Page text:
10.17 

Form 7% Convertible Promissory Note (incorporated by reference to Exhibit 10.1 to the Company’s Current Report on Form 8-K filed with the SEC on March 11, 2021).

   
10.18 

Form Note Purchase Agreement (incorporated by reference to Exhibit 10.2 to the Company’s Current Report on Form 8-K filed with the SEC on March 11, 2021).

   
10.19+ 

David Phipps Employment Agreement (incorporated by reference to Exhibit 10.3 to the Company’s Current Report on Form 8-K filed with the SEC on March 11, 2021).

   
10.20+ 

Thomas Seifert Employment Agreement (incorporated by reference to Exhibit 10.4 to the Company’s Current Report on Form 8-K filed with the SEC on March 11, 2021).

   
10.21+ Form Fernandez Restricted Stock Agreement (incorporated by reference to Exhibit 10.19 to Amendment No.4 to the Company’s registration statement on Form S-1 filed with the SEC on May 25, 2021, File No. 333-253027).
   
10.22+ Fernandez Employment Agreement, dated May 23, 2021 (incorporated by reference to Exhibit 10.20 to Amendment No.4 to the Company’s Registration Statement on Form S-1 filed with the SEC on May 25, 2021, File No. 333-253027).
   
10.23+ Fernandez Employment Agreement, dated June 2, 2021 (incorporated by reference to Exhibit 10.3 to the Company’s Quarterly Report filed with the SEC on August 17, 2021).
   
10.24+ Form of Director Offer Letter (incorporated by reference to Exhibit 10.17 to the Company’s Registration Statement on Form S-1/A filed with the SEC on April 7, 2021).
   
10.25 Form of Maxim Lockup Agreement (incorporated by reference to Exhibit A to Underwriting Agreement filed as Exhibit 1.1 to the Company’s Current Report on Form 8-K filed with the SEC on May 28, 2021).
   
10.26+ Hector Delgado Independent Director Agreement (incorporated by reference to Exhibit 10.21 to the Company’s Current Report on Form 8-K filed with the SEC on June 7, 2021).
   
10.27+ Louis Cusimano Independent Director Agreement (incorporated by reference to Exhibit 10.22 to the Company’s Current Report on Form 8-K filed with the SEC on June 7, 2021).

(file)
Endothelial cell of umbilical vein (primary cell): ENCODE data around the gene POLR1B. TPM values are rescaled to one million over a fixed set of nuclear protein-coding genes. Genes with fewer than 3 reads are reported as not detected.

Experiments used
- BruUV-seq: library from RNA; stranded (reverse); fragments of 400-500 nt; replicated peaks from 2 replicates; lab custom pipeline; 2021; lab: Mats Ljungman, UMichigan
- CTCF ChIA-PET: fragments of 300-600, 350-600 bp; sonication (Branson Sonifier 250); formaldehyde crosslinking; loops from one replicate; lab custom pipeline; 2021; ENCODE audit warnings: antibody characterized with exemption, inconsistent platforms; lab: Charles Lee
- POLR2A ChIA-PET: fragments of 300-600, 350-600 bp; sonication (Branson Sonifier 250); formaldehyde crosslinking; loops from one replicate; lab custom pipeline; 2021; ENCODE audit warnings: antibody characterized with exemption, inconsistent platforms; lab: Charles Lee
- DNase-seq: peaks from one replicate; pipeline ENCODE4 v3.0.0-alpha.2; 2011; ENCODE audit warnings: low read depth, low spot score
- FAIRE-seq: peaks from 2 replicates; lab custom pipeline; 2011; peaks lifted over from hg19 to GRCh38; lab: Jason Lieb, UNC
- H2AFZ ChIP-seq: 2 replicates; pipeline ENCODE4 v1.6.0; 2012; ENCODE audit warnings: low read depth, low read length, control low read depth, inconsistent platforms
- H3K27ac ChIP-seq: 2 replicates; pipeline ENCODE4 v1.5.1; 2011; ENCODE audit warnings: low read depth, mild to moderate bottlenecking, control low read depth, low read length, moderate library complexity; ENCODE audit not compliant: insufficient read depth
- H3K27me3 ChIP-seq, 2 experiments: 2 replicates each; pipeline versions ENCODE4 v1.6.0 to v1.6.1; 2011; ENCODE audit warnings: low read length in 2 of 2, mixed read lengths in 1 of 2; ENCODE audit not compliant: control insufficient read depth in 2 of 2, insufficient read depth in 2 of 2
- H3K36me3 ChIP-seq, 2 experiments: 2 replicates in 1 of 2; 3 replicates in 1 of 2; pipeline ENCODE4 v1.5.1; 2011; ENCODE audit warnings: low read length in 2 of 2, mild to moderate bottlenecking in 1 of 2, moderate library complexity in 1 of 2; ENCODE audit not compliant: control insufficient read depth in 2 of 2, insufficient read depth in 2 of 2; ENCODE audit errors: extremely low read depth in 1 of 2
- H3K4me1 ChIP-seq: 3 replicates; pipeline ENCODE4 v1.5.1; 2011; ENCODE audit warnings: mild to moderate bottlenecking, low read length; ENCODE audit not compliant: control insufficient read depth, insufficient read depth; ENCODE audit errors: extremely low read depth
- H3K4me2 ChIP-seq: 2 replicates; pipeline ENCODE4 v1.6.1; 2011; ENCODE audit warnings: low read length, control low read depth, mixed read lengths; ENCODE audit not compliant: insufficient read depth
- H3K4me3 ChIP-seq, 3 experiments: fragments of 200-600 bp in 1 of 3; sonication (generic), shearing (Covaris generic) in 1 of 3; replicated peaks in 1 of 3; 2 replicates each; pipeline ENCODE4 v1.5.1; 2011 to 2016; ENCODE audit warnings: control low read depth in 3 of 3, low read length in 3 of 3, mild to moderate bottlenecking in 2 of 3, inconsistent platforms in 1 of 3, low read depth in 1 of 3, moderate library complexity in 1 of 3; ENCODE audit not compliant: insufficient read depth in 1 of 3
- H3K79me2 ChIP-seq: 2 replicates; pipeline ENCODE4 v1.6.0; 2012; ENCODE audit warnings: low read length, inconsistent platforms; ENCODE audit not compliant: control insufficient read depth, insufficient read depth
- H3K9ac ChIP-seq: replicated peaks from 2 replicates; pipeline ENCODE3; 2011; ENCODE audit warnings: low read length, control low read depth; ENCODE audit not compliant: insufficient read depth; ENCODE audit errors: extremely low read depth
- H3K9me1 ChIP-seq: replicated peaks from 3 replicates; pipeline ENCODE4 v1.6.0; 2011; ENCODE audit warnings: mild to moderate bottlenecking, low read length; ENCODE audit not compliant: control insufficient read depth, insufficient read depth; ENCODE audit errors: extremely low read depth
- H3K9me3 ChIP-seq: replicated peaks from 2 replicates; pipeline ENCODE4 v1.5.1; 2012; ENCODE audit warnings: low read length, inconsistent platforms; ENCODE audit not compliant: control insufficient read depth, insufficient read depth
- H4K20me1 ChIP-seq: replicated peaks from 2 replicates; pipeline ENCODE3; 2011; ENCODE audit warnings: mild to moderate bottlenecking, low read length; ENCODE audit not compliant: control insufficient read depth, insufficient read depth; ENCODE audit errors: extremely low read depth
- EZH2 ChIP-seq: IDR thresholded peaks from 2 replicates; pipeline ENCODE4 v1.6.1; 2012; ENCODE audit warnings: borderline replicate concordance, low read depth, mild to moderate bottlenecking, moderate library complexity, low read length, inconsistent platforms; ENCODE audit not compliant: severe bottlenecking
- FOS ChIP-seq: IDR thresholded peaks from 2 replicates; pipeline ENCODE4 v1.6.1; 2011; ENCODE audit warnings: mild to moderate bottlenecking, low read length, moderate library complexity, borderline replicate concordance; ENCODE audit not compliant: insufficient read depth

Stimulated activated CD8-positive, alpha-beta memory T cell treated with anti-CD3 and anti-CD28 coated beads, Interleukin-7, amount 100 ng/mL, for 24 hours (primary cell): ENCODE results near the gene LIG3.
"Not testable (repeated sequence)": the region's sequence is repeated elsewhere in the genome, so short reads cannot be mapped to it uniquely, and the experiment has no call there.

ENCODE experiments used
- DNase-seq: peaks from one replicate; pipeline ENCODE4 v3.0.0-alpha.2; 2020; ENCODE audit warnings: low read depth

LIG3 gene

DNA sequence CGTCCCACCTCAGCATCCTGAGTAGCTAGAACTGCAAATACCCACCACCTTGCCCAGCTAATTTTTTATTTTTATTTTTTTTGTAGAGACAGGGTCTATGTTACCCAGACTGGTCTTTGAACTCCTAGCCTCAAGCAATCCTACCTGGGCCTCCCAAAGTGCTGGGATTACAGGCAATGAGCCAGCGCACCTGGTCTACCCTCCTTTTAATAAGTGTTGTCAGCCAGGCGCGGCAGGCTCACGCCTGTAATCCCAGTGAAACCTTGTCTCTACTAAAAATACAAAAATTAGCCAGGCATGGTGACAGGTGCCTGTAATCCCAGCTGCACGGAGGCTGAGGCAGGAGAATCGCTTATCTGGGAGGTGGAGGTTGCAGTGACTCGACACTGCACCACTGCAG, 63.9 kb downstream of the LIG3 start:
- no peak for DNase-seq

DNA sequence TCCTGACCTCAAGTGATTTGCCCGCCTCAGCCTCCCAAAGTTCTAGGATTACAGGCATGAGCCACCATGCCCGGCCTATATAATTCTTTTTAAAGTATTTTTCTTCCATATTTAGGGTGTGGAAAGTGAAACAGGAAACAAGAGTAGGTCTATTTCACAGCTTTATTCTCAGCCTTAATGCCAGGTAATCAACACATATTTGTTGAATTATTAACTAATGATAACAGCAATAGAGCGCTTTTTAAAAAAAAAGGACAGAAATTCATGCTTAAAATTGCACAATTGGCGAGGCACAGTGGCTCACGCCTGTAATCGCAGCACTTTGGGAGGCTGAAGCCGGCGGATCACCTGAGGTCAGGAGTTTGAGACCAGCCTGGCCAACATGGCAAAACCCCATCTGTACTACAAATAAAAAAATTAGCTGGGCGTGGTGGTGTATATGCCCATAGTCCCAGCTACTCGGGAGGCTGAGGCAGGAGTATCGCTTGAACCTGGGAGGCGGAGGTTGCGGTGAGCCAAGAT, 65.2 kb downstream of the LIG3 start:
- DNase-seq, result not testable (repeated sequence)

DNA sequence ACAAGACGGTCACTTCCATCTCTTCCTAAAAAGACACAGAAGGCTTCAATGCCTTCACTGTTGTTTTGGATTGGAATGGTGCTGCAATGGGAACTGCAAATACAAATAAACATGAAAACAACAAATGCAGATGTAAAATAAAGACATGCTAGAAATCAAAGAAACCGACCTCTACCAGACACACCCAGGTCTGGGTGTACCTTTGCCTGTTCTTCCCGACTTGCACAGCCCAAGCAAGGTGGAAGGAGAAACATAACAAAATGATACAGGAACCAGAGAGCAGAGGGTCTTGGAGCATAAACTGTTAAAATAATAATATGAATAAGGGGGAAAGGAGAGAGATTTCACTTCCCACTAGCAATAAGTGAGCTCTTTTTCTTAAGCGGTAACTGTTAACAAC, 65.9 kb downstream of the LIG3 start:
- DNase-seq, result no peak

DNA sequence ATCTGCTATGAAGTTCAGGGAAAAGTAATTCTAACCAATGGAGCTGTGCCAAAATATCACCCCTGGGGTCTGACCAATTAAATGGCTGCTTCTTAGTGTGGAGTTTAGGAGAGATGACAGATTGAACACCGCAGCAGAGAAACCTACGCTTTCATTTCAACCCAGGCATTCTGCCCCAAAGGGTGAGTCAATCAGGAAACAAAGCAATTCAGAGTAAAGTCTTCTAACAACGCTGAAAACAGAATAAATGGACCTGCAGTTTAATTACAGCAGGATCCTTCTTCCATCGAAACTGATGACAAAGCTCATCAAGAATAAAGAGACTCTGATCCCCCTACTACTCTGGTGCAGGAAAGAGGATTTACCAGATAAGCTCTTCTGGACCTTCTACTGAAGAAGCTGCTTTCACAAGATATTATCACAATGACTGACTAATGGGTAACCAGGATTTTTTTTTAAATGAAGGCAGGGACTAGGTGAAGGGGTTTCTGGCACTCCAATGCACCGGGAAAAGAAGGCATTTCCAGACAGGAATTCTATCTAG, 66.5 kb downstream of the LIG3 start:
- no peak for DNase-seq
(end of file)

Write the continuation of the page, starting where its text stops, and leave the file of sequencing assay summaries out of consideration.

10.28+ John E. Miller Independent Director Agreement (incorporated by reference to Exhibit 10.23 to the Company’s Current Report on Form 8-K filed with the SEC on June 7, 2021).
   
10.29+ Kendall W. Carpenter Independent Director Agreement (incorporated by reference to Exhibit 10.24 to the Company’s Current Report on Form 8-K filed with the SEC on June 7, 2021).

 

69
 

 

Exhibit

No.

 

 

Description

   
10.30+ David Phipps Employment Agreement (incorporated by reference to Exhibit 10.25 to the Company’s Current Report on Form 8-K filed with the SEC on June 7, 2021).
   
10.31+ Thomas Seifert Employment Agreement (incorporated by reference to Exhibit 10.26 to the Company’s Current Report on Form 8-K filed with the SEC on June 7, 2021).
   
10.32+ Sarwar Uddin Employment Agreement (incorporated by reference to Exhibit 10.27 to the Company’s Current Report on Form 8-K filed with the SEC on June 23, 2021).
   
10.33+ Theresa Carlise Employment Agreement (incorporated by reference to Exhibit 10.28 to the Company’s Current Report on Form 8-K filed with the SEC on June 23, 2021).
   
10.34 Alibaba.com Supplemental Services Agreement (incorporated by reference to Exhibit 10.29 to the Company’s Current Report on Form 8-K filed with the SEC on July 13, 2021).
   
10.35 Alibaba.com Transaction Services Agreement (incorporated by reference to Exhibit 10.30 to the Company’s Current Report on Form 8-K filed with the SEC on July 13, 2021).
   
10.36 Alibaba.com Terms of Use (incorporated by reference to Exhibit 10.31 to the Company’s Current Report on Form 8-K filed with the SEC on July 13, 2021).